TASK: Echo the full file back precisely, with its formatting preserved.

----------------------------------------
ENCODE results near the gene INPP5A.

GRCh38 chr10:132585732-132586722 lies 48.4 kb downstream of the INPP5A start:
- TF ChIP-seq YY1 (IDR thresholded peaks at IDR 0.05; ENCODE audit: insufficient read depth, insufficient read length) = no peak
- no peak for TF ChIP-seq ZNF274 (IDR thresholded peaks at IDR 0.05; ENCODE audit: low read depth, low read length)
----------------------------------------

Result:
ENCODE results near the gene INPP5A.

GRCh38 chr10:132585732-132586722 lies 48.4 kb downstream of the INPP5A start:
- TF ChIP-seq YY1 (IDR thresholded peaks at IDR 0.05; ENCODE audit: insufficient read depth, insufficient read length) = no peak
- no peak for TF ChIP-seq ZNF274 (IDR thresholded peaks at IDR 0.05; ENCODE audit: low read depth, low read length)